Certain pre-existing conditions or medical histories can cause adverse reactions when Pitocin is used. Women with any of the following risk factors should notify their doctor before using the hormone:

  • Genital herpes
  • Diabetes
  • High blood pressure
  • Heart rhythm disorder
  • History of cervical cancer
  • Severe uterine infection
  • Previous surgeries (including a C-section) on the cervix or uterus
  • History of difficult labor because of a small pelvis
  • Pregnancy that is less than 37 weeks
  • 5 or more previous pregnancies

The unborn child should be continuously monitored using fetal heart monitoring equipment once labor has been induced. Contractions induced by Pitocin differ from natural contractions in their intensity and duration. Induced contractions may decrease uterine blood flow more than would occur during natural contractions. Since the body may not be ready to deliver, other complications may arise that could increase the odds of needing an emergency Caesarean section.

There are other risks to both baby and mother when Pitocin is used including:


Risks to Mother:

  • Increased pain causing need for epidural
  • Tetanic (very strong) contractions
  • Premature separation of the placenta
  • Rupture of the uterus
  • Laceration of the cervix
  • Post-birth hemorrhage


Risks to Baby:

  • Fetal asphyxia
  • Neonatal hypoxia
  • Physical injury
  • Prematurity if the due date is not accurate

Sometimes, doctors or mothers will request the use of Pitocin to speed up processes that would occur naturally if given time. In these cases, both parties should carefully consider the risks of using the hormone. It may be wiser to allow a woman’s body to function at its own pace rather than putting the unborn child at risk for the sake of convenience.


Pitocin’s Link to Cerebral Palsy

When Pitocin is used improperly or when doctors ignore or misread signs of fetal distress, the baby may suffer preventable birth injuries, including those that cause cerebral palsy. When oxygen supply or blood flow to an unborn child is compromised, fetal asphyxia or neonatal hypoxia can result. Both of these conditions have been linked to the development of cerebral palsy. Physical injuries such as placental abruption and rupture of the uterus may also result in cerebral palsy, brain damage or death to the infant.


Making the Decision to Induce

Expecting mothers should discuss all possible birth scenarios with their doctor before their due date. Discuss the risks and benefits of induced labor and develop a birth plan that you, your loved ones, and your medical providers can agree upon. It is much easier to gather information and make educated decisions before your judgment is clouded by adrenalin, medications, and unexpected circumstances.

There are many, many cases of successful deliveries in which Pitocin was used. Unfortunately, there are also many stories of babies who suffered unnecessary, sometimes permanent, injuries because doctors misused the hormone or misread the signs of fetal distress it caused.



Pitocin & its Ties to Cerebral Palsy
Inducing Labor with Pitocin: Making the Choice – Pitocin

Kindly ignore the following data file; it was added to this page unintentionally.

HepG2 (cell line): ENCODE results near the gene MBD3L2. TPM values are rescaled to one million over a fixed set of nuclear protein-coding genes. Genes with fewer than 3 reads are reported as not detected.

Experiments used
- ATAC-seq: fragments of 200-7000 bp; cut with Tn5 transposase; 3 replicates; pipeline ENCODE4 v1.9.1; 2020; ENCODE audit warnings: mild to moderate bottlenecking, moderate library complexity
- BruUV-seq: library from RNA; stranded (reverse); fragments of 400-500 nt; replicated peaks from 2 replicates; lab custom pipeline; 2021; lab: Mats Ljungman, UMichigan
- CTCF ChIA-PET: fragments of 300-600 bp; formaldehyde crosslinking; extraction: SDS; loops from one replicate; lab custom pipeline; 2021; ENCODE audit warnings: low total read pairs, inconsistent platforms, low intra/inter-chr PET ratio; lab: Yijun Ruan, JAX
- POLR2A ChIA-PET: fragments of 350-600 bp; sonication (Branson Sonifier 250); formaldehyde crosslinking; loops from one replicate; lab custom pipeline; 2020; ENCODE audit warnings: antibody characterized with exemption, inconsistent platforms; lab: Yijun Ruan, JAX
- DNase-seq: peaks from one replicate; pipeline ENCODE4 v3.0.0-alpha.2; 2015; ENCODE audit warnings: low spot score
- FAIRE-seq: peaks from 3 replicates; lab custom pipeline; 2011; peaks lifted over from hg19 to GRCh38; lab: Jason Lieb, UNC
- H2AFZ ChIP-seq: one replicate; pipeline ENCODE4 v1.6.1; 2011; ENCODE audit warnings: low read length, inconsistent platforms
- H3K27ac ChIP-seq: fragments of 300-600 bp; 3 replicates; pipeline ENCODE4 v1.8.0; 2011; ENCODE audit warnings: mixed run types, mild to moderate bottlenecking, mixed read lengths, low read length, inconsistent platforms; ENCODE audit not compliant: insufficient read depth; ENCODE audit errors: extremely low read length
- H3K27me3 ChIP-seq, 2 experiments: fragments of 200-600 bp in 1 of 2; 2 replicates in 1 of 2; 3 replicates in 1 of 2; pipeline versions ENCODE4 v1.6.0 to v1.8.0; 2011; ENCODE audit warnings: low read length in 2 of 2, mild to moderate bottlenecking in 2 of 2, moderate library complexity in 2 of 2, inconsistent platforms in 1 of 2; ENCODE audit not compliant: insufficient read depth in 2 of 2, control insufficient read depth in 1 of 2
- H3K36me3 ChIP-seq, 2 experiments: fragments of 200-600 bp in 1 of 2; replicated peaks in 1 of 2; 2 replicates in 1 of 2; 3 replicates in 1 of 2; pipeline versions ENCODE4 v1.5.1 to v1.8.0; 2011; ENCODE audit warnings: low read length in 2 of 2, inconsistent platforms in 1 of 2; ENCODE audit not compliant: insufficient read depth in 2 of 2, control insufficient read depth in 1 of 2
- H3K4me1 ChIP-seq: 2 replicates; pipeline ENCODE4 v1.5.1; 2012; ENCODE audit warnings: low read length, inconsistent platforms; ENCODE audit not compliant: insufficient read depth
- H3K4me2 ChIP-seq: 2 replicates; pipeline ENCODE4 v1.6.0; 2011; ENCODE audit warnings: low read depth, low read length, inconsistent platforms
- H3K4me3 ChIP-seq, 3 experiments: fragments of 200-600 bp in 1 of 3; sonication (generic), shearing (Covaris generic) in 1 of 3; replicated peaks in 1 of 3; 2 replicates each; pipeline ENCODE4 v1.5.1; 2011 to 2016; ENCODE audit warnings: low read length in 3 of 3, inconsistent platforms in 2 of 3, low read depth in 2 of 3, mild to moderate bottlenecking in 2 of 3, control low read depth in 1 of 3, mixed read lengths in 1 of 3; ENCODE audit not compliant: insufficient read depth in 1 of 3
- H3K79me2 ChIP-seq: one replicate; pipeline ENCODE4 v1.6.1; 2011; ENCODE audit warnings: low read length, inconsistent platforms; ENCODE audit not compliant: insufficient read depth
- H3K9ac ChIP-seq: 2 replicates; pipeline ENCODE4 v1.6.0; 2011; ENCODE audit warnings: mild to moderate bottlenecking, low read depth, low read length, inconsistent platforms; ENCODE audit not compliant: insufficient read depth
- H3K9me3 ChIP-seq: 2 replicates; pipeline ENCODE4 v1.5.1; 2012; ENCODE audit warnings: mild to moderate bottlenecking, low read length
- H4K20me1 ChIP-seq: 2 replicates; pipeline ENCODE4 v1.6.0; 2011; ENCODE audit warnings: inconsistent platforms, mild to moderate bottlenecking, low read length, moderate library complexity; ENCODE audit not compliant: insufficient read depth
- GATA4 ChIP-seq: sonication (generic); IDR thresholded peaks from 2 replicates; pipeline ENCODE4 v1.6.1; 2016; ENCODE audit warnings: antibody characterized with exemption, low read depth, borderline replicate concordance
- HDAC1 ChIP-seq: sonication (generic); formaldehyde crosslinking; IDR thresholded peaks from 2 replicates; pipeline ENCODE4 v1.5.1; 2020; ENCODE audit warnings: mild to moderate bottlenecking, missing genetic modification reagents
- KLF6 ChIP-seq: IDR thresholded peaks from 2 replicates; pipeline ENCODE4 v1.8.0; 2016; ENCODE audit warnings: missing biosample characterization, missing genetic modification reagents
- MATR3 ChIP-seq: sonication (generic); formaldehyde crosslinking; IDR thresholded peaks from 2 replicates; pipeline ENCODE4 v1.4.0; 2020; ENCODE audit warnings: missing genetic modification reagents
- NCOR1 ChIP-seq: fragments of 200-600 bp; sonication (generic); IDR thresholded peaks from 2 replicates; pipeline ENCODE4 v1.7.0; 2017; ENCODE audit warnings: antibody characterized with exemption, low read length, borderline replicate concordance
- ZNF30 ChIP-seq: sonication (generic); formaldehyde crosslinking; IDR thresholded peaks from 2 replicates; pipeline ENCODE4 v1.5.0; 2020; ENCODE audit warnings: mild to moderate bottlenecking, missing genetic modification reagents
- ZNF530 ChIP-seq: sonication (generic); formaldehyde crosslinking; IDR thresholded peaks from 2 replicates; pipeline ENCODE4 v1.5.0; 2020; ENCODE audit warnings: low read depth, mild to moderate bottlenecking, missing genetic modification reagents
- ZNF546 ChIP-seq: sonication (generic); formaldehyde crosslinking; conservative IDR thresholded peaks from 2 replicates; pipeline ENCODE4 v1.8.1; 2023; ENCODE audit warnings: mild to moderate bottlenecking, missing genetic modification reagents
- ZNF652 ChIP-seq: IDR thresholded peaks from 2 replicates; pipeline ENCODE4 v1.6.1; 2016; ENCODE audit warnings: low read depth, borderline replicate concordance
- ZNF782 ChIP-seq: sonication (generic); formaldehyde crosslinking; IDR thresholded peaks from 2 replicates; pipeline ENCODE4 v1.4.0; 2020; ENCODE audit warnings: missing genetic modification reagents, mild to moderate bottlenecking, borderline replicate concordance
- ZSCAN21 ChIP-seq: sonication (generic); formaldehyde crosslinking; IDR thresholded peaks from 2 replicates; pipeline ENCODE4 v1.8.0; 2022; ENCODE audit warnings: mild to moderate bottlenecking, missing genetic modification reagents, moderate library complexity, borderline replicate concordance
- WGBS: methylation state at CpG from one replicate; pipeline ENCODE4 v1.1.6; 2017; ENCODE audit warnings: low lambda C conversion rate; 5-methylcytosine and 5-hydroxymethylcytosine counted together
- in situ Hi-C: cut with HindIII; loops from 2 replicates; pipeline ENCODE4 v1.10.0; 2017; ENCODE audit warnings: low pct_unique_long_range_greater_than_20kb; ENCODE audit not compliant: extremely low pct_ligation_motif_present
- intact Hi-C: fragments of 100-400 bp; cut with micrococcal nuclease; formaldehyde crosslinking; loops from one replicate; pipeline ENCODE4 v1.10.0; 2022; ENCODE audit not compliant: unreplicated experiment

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Advice to Expecting Parents about Assisted Delivery Using Vacuum Extraction

By Giles Manley, M.D., J.D.

Medical Director, Cerebral Palsy Family Network

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Expectant parents should discuss vacuum extraction and its link to cerebral palsy prior to delivery.When a mother is unable to deliver a child on her own, assistive equipment may be used to help speed the birthing process. Because the need for vacuum extraction (VE) is always a possibility during childbirth, parents need to be aware of what it entails and what questions to ask of their doctor.

Vacuum extraction is a mechanical means of helping a baby move down the birth canal. It involves attaching a suction cup to scalp of the baby, while it’s still in the womb, and then pulling gently. The need may arise if labor has gone on too long, the mother is exhausted or fetal monitoring shows the baby isn’t getting enough oxygen and needs to be born more quickly.

Because a baby’s head is fragile, the suction cup can cause minor injuries, such as bruising or cuts, or even pull the head out of shape. These conditions usually clear up in a month or so. More serious injuries can also occur, including subgaleal hemorrhage (bleeding between the scalp and the skull), direct trauma to the skull or brain, or severe shoulder injury.


Questions Parents Should Ask Their Doctor

A couple’s obstetrician should go over the topic of vacuum extraction prior to delivery. At this time, the parents should ask about the OB’s experience with deliveries that involve vacuum equipment or forceps. In experienced hands, forceps are safer if the station of the baby is not very low. Parents should ask to be informed as soon as possible about the possibility of such a procedure becoming necessary.

Should the need for vacuum-assisted delivery arise, the doctor should review the pros and cons of the procedure and why he or she thinks it is necessary. At this time parents should:

  • Ask “What station is my baby?” Unless at least plus two, and preferably plus three, a vacuum should not be used.
  • Ask that if the procedure isn’t effective within 2-3 pulls, mechanical extraction be discontinued in favor of a C-section.
  • Request that the hospital prepare for a C-section immediately, in case it is needed.
  • Make sure that the child is evaluated at birth and re-evaluated later for signs of injury.

By knowing what questions to ask about the procedure, expectant parents can better advocate for their child. As a practicing obstetrician for 20 years, I know that attentive parents often have the effect of making doctors and nurses more attentive as well.